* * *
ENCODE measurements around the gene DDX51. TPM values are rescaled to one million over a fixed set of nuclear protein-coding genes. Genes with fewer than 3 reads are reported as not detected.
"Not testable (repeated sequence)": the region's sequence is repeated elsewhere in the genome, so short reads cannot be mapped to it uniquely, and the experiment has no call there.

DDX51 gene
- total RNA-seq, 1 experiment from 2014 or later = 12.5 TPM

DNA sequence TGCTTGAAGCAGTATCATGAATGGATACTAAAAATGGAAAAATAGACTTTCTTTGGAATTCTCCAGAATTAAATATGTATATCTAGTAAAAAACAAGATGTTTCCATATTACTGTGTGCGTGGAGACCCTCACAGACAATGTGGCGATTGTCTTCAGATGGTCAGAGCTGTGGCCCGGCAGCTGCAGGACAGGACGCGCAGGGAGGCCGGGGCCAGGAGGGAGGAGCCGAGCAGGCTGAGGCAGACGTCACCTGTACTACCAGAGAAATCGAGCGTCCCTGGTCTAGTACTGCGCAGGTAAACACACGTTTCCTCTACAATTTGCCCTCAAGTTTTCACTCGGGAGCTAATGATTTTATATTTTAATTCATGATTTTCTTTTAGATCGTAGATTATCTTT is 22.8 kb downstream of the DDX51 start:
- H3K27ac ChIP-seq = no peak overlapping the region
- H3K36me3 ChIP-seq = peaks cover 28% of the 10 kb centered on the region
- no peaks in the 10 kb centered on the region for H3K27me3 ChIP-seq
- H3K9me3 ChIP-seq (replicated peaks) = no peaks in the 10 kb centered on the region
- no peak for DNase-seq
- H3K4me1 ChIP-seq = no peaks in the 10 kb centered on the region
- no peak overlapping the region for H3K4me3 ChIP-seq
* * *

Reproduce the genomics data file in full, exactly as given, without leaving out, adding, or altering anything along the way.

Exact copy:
ENCODE measurements around the gene DDX51. TPM values are rescaled to one million over a fixed set of nuclear protein-coding genes. Genes with fewer than 3 reads are reported as not detected.
"Not testable (repeated sequence)": the region's sequence is repeated elsewhere in the genome, so short reads cannot be mapped to it uniquely, and the experiment has no call there.

DDX51 gene
- total RNA-seq, 1 experiment from 2014 or later = 12.5 TPM

DNA sequence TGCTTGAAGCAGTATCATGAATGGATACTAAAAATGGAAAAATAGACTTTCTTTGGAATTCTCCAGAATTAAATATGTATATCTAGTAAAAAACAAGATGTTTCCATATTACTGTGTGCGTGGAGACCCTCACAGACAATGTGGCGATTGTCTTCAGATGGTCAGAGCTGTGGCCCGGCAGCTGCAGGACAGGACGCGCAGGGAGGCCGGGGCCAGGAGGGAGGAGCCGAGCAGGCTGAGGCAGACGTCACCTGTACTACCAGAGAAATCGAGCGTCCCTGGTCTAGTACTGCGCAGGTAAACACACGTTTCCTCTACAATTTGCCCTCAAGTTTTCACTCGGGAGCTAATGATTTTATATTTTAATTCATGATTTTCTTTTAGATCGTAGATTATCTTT is 22.8 kb downstream of the DDX51 start:
- H3K27ac ChIP-seq = no peak overlapping the region
- H3K36me3 ChIP-seq = peaks cover 28% of the 10 kb centered on the region
- no peaks in the 10 kb centered on the region for H3K27me3 ChIP-seq
- H3K9me3 ChIP-seq (replicated peaks) = no peaks in the 10 kb centered on the region
- no peak for DNase-seq
- H3K4me1 ChIP-seq = no peaks in the 10 kb centered on the region
- no peak overlapping the region for H3K4me3 ChIP-seq